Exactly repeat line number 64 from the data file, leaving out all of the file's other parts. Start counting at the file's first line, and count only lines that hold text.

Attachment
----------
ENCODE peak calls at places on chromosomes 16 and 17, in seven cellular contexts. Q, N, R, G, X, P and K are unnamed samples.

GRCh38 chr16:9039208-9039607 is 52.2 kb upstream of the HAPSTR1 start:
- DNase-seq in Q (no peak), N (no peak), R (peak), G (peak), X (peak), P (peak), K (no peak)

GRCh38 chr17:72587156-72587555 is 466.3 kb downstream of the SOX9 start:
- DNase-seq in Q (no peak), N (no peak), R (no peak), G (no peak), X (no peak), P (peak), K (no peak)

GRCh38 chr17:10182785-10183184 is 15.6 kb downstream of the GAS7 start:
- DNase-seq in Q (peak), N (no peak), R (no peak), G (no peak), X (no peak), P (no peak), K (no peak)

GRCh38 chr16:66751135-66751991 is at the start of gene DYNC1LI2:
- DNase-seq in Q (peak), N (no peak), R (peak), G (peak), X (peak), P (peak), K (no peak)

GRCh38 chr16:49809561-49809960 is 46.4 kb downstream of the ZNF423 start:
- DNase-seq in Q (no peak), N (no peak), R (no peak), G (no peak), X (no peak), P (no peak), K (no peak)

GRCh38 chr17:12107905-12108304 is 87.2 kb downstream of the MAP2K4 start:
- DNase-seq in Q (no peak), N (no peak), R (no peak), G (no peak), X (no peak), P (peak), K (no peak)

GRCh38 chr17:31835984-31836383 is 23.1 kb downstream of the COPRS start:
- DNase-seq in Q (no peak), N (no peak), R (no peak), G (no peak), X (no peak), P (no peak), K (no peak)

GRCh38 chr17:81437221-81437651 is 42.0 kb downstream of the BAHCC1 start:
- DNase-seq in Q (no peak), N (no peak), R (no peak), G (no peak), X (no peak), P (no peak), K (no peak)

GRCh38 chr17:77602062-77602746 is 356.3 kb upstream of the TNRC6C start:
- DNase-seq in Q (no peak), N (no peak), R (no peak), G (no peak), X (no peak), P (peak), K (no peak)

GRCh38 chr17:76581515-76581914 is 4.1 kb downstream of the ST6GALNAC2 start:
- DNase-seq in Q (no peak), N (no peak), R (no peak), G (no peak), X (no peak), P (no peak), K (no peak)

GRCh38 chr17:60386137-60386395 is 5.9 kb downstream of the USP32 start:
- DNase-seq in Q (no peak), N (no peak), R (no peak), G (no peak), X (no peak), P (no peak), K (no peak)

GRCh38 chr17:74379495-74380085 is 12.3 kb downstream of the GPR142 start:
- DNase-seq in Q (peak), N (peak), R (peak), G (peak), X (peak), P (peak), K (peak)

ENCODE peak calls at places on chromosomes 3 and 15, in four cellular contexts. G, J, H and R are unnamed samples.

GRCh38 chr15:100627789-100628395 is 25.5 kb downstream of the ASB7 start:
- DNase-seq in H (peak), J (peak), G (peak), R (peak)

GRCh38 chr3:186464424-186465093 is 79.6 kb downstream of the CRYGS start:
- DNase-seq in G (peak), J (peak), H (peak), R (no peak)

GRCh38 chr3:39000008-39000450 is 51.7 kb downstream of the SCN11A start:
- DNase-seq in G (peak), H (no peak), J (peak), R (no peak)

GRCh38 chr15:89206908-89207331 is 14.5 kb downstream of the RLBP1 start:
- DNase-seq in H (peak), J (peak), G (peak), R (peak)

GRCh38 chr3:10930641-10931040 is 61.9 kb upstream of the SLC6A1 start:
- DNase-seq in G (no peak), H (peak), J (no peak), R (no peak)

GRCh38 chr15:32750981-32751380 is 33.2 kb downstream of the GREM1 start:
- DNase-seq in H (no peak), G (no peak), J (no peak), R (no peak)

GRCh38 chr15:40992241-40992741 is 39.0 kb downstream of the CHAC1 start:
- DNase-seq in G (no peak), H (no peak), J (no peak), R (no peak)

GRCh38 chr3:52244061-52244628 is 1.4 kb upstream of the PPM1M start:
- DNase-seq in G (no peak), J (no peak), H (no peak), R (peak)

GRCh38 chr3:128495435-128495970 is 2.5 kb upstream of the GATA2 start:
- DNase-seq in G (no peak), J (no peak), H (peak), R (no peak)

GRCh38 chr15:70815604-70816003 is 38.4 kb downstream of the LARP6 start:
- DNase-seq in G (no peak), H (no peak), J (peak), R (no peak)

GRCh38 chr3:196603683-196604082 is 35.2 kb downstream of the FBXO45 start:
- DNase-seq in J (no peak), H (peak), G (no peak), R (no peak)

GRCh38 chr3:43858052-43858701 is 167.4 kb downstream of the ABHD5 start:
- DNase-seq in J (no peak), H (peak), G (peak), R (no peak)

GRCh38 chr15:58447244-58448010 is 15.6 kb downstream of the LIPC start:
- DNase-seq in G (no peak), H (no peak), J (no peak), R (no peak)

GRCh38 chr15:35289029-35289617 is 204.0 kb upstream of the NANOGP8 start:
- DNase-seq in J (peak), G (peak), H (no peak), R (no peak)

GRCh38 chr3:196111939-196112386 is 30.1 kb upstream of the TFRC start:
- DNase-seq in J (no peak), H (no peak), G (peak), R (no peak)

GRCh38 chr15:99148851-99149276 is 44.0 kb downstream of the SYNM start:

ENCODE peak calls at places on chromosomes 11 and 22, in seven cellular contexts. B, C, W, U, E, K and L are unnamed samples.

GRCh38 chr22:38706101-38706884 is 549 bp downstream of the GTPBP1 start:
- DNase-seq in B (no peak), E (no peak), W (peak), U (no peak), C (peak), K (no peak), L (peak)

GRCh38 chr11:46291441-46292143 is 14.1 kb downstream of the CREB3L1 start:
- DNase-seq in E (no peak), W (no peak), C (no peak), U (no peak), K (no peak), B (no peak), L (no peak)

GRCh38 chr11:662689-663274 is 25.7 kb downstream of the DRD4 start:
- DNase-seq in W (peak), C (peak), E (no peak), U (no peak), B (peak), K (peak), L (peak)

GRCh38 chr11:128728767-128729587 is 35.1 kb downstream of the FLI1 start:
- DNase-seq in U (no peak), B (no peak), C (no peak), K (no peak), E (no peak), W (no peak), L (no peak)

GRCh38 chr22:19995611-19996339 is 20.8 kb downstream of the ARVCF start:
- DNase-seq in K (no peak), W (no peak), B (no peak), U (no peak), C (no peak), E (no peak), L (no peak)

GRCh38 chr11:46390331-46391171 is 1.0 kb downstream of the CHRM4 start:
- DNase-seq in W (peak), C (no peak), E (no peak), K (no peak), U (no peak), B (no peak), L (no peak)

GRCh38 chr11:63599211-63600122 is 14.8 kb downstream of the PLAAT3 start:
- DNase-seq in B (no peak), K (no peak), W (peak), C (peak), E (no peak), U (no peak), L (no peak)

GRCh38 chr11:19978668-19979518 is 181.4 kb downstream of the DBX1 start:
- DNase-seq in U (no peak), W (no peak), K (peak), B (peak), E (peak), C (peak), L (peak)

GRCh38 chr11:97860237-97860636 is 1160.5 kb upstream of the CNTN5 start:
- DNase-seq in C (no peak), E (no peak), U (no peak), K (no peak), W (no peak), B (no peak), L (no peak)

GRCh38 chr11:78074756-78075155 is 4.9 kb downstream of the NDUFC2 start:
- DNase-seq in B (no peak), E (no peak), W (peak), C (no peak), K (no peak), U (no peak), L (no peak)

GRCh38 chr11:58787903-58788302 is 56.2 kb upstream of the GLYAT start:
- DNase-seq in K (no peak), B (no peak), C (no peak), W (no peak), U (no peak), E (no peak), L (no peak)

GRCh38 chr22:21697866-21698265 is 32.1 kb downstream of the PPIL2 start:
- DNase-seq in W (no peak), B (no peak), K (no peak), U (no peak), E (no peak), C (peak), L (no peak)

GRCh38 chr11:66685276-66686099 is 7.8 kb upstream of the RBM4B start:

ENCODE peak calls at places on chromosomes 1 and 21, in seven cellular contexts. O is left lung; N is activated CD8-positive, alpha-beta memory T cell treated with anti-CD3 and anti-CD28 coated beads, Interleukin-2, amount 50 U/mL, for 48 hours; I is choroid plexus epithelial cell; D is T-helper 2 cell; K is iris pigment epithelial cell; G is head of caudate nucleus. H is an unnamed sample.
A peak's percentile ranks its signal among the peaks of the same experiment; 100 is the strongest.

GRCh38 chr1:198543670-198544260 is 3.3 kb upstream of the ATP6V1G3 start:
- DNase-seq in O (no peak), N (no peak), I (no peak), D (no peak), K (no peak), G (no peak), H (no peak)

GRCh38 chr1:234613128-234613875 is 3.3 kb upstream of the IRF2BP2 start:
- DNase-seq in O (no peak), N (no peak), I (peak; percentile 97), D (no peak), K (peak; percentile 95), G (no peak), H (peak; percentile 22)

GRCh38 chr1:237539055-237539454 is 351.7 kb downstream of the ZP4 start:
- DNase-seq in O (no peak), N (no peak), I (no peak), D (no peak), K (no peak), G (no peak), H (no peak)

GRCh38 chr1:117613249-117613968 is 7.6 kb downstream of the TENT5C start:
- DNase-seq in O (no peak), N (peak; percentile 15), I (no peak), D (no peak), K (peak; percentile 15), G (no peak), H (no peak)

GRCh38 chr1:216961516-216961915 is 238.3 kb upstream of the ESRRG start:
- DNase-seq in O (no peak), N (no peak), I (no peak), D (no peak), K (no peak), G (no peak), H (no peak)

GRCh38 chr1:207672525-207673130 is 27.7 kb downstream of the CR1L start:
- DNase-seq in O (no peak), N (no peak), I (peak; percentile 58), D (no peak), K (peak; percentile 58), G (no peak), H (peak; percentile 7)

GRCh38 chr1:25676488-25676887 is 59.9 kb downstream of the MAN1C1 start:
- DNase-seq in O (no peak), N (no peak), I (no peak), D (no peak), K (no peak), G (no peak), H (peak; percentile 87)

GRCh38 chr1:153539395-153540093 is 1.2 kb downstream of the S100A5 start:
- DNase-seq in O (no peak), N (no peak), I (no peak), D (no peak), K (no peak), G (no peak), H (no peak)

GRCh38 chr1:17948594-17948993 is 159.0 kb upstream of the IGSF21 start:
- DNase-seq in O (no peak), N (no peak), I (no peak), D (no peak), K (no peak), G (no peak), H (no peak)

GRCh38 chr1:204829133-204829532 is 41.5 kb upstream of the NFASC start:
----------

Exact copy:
- DNase-seq in W (peak), C (peak), E (no peak), U (no peak), B (peak), K (peak), L (peak)